Let’s face it. Markets have changed. Successful companies stay private longer. Instead of going public, we’re seeing companies like Uber, Didi Kuadi, Airbnb, and Palantir raise billions of dollars in private fundraising rounds instead of going to IPO. Whether its governments, VC firms, strategic corporate investors, family offices, or Private Equity funds, a global reach and a global brand will open up access to pockets deeper than you ever could have imagined. And if you play your cards right, your later stage investors can also add significant value to your business by acting as trusted partners in their part of the globe. There’s nothing better than aligned incentives for ensuring mutual success.

Why go global 9

Whether you’re looking for liquidity in public markets, or via M&A, opening yourself up to cross-border exits increases your likelihood of exiting, as well as your potential valuation. We have portfolio companies that have found themselves in discussions with multiple potential acquirers, from both the US and Asia. In each case, the awareness of other players involved has drastically affected both the timeline and the valuation of the transaction. We had a Hong Kong based company IPO in Australia. Chinese investors spent US$15 billion last year on US-based transactions and that number is set to double this year. Your options get a lot more interesting once you start thinking outside of the box.

Bonus Reason: Meeting different types of people, being exposed to different ideas, opportunities, and challenges, opens your mind to things you never thought possible. I don’t know about you, but I’m in this whole technology and startup thing to change the world. It so happens the world is a pretty big place, so it’s a damn good time to get started exploring it.


Why go global 10

Stop Trying to Imitate Silicon Valley

By Stephen Forte,
HBO's Silicon Valley


Planners from all over the world try to replicate the success of Silicon Valley with varying levels of success. Everyone from New York City (Silicon Alley) to London (Silicon Roundabout) to Hong Kong (Silicon Harbour) to Moscow (Skolkovo) has mimicked Silicon Valley in an attempt to build their own version of the lucrative startup hub.

The problem is that Silicon Valley has unique features that have allowed the region to become the world’s center of gravity for innovation. Simply copying the things that allowed Silicon Valley to become such a success won’t work, as some regions have already discovered. The tech hubs need to play to their strengths and evolve in their own unique ways.

Silicon Valley’s Recipe for Success

It’s easy to see why governments want to create their own version of Silicon Valley when looking at the valuations the California region is blessed with. There are now at least 74 startups there valued at more $1 billion each. The total value of these so-called “unicorns” is $273 billion.

The reasons for Silicon Valley’s success are many and most of them can’t be easily copied. Geographically, the region is perfectly located near San Jose, San Francisco, and Oakland. Historically, Silicon Valley has experienced decades of success with well-established companies like Google, Facebook, Apple, Fairchild Semiconductors, Intel, Tesla, and other esteemed companies.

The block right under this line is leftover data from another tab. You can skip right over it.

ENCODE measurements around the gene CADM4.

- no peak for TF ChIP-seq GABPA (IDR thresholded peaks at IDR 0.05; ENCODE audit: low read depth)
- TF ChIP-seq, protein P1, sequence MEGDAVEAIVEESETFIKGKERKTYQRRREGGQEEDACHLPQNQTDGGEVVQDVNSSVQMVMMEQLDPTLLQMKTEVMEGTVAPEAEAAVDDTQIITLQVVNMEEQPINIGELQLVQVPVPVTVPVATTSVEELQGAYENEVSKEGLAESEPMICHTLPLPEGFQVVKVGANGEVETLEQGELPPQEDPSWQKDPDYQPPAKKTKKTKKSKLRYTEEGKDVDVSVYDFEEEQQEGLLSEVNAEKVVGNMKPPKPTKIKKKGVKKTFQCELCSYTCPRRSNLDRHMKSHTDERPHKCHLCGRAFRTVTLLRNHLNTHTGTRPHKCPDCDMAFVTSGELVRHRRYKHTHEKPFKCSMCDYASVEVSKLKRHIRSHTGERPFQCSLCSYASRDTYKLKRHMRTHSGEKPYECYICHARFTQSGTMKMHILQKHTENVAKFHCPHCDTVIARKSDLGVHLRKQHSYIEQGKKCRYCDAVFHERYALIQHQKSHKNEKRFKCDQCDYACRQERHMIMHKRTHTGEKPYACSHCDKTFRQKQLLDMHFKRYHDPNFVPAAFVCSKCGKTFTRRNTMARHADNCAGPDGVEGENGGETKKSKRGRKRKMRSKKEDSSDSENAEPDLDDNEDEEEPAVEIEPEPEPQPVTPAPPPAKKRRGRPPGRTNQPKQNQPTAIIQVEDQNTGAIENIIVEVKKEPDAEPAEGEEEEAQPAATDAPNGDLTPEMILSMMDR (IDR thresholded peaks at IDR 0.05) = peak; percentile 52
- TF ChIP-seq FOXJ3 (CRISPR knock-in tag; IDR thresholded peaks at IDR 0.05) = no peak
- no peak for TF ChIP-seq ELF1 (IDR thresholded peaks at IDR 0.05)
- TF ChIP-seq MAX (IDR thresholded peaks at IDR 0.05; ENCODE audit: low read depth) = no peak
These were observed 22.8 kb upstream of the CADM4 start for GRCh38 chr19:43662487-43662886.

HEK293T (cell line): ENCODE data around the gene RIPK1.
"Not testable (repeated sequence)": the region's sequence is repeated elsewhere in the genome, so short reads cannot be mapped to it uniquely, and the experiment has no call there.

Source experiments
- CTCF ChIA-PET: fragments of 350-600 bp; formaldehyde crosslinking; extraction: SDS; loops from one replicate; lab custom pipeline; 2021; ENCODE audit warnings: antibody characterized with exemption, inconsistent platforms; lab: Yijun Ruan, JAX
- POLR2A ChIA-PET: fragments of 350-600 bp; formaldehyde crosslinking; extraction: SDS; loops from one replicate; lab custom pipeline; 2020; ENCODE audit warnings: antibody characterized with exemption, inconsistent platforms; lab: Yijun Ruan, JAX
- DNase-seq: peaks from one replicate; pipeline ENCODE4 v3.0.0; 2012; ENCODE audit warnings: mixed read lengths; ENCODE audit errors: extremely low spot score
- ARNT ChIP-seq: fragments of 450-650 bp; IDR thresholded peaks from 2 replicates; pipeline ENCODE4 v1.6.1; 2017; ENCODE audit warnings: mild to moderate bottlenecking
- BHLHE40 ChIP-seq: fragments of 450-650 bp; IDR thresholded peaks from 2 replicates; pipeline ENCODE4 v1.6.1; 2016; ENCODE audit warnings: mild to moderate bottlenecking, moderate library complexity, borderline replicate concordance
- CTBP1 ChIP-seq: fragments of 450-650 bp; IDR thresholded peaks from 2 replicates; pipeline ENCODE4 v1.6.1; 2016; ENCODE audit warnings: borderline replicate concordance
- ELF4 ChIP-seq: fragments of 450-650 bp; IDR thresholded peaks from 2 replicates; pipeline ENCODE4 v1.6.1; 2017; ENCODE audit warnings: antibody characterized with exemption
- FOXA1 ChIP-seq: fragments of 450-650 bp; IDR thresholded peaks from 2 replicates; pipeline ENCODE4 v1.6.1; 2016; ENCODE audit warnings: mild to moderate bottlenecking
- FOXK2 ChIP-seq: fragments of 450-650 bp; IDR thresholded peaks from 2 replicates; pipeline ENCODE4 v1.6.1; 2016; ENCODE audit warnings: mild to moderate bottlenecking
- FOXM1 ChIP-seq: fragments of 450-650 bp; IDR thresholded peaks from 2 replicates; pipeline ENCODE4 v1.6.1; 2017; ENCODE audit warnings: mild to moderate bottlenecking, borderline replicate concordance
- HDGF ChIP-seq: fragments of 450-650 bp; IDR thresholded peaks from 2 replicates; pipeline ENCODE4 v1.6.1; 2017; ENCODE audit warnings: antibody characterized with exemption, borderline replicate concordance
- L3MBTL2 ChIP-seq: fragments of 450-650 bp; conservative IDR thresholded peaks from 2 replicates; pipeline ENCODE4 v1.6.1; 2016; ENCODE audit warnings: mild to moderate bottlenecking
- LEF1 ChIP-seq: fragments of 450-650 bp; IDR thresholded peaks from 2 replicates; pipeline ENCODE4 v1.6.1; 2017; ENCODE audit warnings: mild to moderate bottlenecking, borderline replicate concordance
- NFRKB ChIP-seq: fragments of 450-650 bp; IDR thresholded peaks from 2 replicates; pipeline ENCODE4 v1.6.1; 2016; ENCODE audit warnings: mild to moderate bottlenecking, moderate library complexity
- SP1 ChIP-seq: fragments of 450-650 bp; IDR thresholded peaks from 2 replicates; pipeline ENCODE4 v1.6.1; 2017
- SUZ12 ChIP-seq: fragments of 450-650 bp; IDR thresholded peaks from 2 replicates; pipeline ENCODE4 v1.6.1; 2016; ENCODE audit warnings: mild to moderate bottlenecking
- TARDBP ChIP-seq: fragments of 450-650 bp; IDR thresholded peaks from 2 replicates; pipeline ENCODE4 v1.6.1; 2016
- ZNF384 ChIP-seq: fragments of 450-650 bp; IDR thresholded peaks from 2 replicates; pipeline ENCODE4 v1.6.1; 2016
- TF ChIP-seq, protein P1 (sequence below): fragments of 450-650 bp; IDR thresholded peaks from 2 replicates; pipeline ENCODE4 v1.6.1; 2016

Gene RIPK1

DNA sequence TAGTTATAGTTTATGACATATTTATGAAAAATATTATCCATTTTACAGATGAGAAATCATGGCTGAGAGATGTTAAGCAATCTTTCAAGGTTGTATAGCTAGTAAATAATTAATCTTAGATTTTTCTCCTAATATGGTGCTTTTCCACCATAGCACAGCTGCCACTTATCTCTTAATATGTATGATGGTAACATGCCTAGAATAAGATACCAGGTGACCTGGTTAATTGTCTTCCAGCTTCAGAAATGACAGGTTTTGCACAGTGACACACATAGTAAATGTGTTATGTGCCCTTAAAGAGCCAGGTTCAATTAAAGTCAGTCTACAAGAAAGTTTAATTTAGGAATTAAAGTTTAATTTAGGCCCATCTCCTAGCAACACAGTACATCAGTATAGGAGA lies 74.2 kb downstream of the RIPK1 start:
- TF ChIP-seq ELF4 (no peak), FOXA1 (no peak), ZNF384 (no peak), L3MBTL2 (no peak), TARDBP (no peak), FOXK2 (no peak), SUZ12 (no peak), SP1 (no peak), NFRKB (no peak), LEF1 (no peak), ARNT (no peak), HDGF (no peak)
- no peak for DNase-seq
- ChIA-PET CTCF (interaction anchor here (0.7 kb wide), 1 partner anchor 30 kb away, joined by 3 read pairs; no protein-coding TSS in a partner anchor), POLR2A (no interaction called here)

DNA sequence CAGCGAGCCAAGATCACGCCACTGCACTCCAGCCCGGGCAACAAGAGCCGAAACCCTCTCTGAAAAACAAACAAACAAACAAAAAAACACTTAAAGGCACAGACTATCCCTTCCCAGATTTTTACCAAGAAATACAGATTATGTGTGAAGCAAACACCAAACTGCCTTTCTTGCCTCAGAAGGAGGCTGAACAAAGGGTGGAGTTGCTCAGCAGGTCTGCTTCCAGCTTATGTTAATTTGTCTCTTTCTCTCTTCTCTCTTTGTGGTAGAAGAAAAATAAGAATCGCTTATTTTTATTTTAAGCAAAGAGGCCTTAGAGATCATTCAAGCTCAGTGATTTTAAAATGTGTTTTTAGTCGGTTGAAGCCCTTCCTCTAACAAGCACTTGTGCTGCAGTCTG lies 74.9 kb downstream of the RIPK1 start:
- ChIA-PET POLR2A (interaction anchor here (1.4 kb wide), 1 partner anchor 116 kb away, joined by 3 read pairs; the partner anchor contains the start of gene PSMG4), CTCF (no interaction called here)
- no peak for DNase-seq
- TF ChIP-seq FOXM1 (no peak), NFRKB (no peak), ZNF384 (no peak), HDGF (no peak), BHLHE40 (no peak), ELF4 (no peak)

In Silicon Valley, everyone knows somebody who has gotten rich off of stock options they think they’re smarter than…which in turn propels them to take a risk at a startup. Perhaps most important for the region’s growth is this competitive and creative culture that continues to allow so many companies to thrive. Not to mention, an endless supply of elite students from Stanford and Berkeley graduate (and dropout) each year to create the next crop of potential tech giants right in the Valley.

But this formula can’t be bottled upon and shoehorned in anywhere. The wealthy people in San Francisco might work at Google and the likes, yet in Hong Kong and New York, the upper class tend to come from finance, and in Los Angeles it’s Hollywoodhopefully you get the idea. This still doesn’t stop governments and business people from trying to replicate Silicon Valley without taking culture and demographics into account.

Being Unique: Playing to Your Region’s Strengths

Every would-be tech hub has its own unique characteristics and features that need to be taken advantage of. If you go to a Starbucks in Los Angeles, you’re likely to bump into a celebrity or similar entertainment personas. For Hong Kong or New York City, odds are high that you’ll fall into a conversation around recent market performance and SEC developments.

Playing to a specific region’s strengths helps lead to success. Modeling a hub exactly from Silicon Valley in areas that don’t carry the same characteristics becomes a major disadvantage. New York, Hong Kong, and London are better suited to be fintech startup hub than Silicon Valley. Los Angeles is better suited to be an entertainment startup hub than Silicon Valley. Playing to those unique strengths make more sense than trying to replicate Silicon Valley.

Fostering Growth